This is worth considering in relation to Islam in Europe today. One might be tempted to say that the incorporation of Muslim peoples into Europe today is equivalent of the incorporation spoken of above, and that the tenants of liberalism justify such an incorporation, but there are certain important differences. Most importantly is the difference of the incorporation of land into the Roman empire. The reason for this is that geography and tradition are intimately linked, in that not all policies can be effectively applied upon every location because the conditions which affect locations differ. This means that measures for social organization will differ in various locations as well as the ideas which contribute to effectively dealing with those conditions including value-systems.

Another important consideration is that Rome did not adopt Judaism but Christianity which later arose within the new boarders of the Roman empire. In addition, the developing Christianity was not simply a re-branding of Judaism for Rome but instead made reference to the new climate, including certain gospels of the New Testament being written in Greek, as well as Epistles to the Romans becoming part of the Christian gospels.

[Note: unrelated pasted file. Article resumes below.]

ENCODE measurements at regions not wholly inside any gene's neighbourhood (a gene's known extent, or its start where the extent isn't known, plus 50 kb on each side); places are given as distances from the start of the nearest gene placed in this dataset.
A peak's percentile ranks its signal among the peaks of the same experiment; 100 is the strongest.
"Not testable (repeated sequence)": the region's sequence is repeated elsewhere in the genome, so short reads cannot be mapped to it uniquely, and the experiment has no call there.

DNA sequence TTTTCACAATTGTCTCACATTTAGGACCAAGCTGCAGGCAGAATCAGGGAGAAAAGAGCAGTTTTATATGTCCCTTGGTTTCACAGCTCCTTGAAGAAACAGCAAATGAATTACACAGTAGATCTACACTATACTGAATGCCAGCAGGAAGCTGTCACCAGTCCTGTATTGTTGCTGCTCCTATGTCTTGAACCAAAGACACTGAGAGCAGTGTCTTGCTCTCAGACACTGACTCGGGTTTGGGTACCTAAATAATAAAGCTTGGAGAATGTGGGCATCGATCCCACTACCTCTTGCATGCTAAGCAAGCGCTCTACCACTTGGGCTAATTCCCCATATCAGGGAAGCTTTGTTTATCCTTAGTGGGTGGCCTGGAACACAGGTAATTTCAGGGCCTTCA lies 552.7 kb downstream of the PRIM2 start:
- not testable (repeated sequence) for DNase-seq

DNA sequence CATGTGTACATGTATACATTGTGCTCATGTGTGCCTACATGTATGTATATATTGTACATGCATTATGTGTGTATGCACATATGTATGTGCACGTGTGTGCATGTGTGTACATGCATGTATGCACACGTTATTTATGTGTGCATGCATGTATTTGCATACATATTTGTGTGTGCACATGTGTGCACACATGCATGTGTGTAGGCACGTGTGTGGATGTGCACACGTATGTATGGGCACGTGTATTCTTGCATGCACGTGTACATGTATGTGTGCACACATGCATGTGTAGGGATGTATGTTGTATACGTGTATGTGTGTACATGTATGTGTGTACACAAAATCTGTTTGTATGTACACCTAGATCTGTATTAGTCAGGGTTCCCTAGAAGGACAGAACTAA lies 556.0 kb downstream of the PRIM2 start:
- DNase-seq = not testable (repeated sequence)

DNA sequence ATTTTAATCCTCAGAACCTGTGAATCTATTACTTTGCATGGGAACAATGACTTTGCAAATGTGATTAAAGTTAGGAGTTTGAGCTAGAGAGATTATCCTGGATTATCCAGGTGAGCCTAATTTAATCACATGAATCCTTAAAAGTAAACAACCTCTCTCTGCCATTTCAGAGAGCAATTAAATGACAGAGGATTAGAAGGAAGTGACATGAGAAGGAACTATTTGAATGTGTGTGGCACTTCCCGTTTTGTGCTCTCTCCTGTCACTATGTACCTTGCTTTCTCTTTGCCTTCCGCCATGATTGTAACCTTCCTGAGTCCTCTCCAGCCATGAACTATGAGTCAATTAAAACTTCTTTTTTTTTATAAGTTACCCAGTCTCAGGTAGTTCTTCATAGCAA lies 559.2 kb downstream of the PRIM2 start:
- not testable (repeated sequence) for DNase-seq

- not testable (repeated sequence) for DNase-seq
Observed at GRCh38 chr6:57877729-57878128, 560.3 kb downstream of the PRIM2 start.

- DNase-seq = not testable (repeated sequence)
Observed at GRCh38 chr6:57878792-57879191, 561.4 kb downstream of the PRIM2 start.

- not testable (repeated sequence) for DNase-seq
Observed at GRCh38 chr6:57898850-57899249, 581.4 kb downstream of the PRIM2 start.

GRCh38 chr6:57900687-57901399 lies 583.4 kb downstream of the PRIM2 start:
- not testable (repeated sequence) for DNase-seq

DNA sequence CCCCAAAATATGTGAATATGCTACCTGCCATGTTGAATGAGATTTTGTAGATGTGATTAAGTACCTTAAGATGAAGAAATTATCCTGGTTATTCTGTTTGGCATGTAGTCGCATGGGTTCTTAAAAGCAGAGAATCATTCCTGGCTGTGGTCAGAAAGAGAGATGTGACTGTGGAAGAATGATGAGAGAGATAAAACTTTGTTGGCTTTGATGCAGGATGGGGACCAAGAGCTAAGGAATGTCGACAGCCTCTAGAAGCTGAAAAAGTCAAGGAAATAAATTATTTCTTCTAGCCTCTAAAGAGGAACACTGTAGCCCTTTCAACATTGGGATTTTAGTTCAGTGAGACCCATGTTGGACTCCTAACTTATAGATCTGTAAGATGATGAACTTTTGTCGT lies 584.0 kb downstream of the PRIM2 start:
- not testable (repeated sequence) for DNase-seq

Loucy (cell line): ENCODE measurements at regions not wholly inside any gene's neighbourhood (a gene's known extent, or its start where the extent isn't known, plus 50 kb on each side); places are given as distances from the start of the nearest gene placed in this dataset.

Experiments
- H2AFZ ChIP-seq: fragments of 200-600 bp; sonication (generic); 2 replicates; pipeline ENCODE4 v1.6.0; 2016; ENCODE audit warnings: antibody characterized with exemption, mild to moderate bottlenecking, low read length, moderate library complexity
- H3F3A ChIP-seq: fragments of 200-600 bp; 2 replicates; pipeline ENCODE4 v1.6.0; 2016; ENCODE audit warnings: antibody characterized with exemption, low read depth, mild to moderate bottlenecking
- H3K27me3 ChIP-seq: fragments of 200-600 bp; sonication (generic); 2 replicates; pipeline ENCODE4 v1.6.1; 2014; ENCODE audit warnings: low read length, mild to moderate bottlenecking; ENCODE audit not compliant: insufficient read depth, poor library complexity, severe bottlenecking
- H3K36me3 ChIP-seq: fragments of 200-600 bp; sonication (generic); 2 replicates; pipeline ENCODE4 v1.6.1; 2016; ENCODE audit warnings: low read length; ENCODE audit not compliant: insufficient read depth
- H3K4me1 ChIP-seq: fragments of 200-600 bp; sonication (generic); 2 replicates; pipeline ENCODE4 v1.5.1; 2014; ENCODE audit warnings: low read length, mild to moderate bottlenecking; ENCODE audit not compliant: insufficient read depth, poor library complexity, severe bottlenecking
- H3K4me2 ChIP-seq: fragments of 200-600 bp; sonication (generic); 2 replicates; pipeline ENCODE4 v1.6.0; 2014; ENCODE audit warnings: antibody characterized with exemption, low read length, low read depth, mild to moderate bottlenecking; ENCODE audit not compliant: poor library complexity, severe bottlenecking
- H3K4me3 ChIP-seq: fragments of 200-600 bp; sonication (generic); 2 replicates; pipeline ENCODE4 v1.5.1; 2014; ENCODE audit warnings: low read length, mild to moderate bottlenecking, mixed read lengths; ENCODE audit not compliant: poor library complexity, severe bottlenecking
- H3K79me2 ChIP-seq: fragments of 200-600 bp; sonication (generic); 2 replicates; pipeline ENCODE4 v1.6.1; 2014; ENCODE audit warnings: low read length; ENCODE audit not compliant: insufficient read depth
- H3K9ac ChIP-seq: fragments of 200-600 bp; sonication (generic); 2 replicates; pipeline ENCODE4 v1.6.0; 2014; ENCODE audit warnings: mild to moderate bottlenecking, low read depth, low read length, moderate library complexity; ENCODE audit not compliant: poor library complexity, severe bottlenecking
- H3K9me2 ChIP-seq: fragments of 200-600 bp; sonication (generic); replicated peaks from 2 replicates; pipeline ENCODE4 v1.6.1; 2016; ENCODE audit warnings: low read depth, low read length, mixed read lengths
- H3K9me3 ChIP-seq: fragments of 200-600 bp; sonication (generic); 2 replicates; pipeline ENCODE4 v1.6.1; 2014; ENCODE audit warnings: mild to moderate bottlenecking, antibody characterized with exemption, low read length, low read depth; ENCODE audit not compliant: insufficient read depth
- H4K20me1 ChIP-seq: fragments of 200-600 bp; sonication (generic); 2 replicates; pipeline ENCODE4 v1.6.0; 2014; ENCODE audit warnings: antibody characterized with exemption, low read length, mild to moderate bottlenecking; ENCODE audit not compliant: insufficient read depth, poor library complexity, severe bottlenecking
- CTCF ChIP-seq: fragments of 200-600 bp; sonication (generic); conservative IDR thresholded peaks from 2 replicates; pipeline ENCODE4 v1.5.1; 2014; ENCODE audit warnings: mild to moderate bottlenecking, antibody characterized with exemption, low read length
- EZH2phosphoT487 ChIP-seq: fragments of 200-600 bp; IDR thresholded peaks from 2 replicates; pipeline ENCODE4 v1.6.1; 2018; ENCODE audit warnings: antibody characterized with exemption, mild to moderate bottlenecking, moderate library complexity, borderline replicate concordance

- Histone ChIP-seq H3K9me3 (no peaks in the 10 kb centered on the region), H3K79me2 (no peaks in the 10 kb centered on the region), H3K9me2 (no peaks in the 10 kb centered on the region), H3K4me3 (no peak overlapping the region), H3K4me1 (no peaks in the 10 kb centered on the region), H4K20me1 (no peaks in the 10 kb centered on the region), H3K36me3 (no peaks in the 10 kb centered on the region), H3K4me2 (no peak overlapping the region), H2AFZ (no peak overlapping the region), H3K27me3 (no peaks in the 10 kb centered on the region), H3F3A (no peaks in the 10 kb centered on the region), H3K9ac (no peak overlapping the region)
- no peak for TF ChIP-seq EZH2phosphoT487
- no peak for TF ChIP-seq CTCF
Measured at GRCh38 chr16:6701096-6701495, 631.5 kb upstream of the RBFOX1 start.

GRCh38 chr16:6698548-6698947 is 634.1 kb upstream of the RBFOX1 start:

It should also be considered that after Christianity became the state religion of Rome, the empire fell within a hundred years. That means that the story of Christianity is intimately entwined with the fall of Rome and the origins of a new era in the West. It must also be considered that neither Rome nor other regions of pagan Europe adopted Christianity as a replacement for their current practices but rather transformed Christianity, evinced in Church iconography as well as its assimilation in Northern countries most clearly evinced in the Epic tradition with such examples as Beowulf and the Icelandic Sagas. Also, insofar as Europe was not unified before Charlemagne, one cannot even speak of a European tradition proper before the inception of Christianity but rather things like Germanic, Celtic, Icelandic, and so on.